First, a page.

A request to all potential writers: Let’s please commit to using precise language in order to better inform Sun readers.
Brian Ray, Gainesville
Right of privacy
Sitting here on a Sunday morning with my morning cup of coffee and reading the article, “If Roe falls, Florida could be seen as ‘haven state’ for abortions,” I am trying to imagine a nation where the majority of states have made abortion illegal.
Well, the truth is It’s easier for me than most to picture this. Growing up in North Central Florida in a conservative and restrictive religious organization, abortion was out of the question to even mention. As a result of this environment, some ended up opting for some of the most horrific and dangerous home abortions.
Because of my experience I have come to believe a women’s right to privacy, including abortion, is a must. My fear is due to the extreme nature of today’s political climate, the 1980 amendment enshrining the right of privacy in the state constitution (which includes abortions) could be put to the test again.
For conservative evangelicals who believe abortion is wrong, would you rather rely on forgiveness or would you rather give up your state constitutional right that states, “Every natural person has the right to be let alone and free from governmental intrusion into the person’s private life”?
Goshen Holmes. Gainesville
One recent letter writer wrote “Why do we vote for them?” and listed only Republicans. Now fair is fair and my list only has Democrats that match the same issues:
1. Renaming a post office: Reps. Jared Huffman and Alexandria Ocasio-Cortez both want to change the name of a post office in their district. Is that a problem?
2. Going to the southern border: Rep. Javier Martinez and Vice President Kamala Harris have used the border as a photo op. Not as many Democrats have gone during this administration as they did the last administration for photo ops, but let’s give kudos to President Joe Biden, who hasn’t gone to the border for anything!
3. Percentage of missed votes: The information for our Republican senator mentioned was so very wrong. He missed 5% in the 116th Congress and is currently at 4.7% in the 117th. Bernie Sanders missed 57.3% in the 116th Congress and 10.1% so far in the 117th. So who has the worst missed voting record now?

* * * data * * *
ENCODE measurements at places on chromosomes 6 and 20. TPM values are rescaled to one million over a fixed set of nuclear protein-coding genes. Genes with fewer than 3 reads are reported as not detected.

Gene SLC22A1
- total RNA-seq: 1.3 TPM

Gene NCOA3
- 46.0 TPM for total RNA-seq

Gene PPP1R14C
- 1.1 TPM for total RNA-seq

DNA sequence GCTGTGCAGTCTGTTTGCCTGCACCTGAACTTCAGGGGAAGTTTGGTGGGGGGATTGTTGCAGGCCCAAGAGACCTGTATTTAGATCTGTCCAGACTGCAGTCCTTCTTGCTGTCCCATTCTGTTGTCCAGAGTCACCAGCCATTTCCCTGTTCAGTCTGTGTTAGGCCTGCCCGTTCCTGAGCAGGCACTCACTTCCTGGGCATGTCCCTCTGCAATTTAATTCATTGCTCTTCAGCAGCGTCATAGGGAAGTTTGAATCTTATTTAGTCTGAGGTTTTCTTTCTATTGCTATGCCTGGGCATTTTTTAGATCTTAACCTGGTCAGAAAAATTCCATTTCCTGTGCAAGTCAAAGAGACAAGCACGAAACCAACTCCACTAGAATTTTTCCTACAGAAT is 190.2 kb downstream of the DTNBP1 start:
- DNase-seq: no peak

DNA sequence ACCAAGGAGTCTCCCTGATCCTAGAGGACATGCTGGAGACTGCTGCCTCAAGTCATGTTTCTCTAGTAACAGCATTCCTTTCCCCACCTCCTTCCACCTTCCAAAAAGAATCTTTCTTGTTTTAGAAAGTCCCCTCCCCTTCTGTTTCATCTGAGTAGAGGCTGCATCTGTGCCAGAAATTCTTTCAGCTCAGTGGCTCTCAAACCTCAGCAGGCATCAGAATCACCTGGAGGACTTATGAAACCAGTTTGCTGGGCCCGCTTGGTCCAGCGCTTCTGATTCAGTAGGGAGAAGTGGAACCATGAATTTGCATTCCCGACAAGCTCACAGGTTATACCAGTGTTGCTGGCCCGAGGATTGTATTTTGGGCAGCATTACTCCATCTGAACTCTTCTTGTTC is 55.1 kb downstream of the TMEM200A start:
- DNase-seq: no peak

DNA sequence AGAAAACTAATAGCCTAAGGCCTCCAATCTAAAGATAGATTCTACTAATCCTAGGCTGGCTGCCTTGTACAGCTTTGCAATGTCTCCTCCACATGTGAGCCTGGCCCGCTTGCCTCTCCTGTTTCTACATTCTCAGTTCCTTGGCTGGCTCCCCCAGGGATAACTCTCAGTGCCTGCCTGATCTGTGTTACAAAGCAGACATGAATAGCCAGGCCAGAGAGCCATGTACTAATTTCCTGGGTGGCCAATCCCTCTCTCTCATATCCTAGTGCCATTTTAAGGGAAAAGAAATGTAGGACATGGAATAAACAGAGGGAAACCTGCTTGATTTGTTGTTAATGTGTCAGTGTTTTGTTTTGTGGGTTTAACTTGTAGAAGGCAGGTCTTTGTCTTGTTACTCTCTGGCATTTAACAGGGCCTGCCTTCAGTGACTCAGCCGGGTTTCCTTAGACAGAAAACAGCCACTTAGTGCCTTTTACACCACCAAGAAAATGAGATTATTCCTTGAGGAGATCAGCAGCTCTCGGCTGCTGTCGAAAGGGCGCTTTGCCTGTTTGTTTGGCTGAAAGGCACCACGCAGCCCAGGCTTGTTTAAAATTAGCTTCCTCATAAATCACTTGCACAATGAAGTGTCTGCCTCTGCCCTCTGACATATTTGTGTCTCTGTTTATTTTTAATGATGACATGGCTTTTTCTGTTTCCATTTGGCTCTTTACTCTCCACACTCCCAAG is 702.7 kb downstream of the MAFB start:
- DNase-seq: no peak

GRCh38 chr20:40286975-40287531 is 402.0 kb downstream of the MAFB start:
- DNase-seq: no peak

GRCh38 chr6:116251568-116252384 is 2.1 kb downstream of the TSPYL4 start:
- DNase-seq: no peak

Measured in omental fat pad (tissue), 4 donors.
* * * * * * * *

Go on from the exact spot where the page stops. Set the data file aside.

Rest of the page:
F.Y.I., the 11-point proposal by our Republican senator has falsely accused him of wanting to “phase out Medicare and Social Security” and to “raise taxes.” That is untrue and this plan has not been nor will it be accepted by the GOP.
Cathy Anderson, Williston
Pause to remember
Memorial Day is about remembering and honoring every single man and woman in the military who died for our freedom — men and women who were moms, dads, spouses, siblings, sons and daughters, incredibly wonderful friends and patriots.
We pause to remember those we have lost, along with expressing gratitude for the sacrifices. Please pause Monday at 3 p.m. to remember all of them.
Pause, reflect, honor and remember those we have lost and the lives they lived. We are the land of the free, because of the brave.
Judi Boyer Bouchard, Newberry
Join the conversation
Send a letter to the editor (up to 200 words) to [email protected]. Letters must include the writer’s full name and city of residence. Additional guidelines for submitting letters and longer guest columns can be found at bit.ly/sunopinionguidelines.
Journalism matters. Your support matters.
Get a digital subscription to the Gainesville Sun. Includes must-see content on Gainesville.com and Gatorsports.com, breaking news and updates on all your devices, and access to the eEdition. Visit www.gainesville.com/subscribenow to sign up.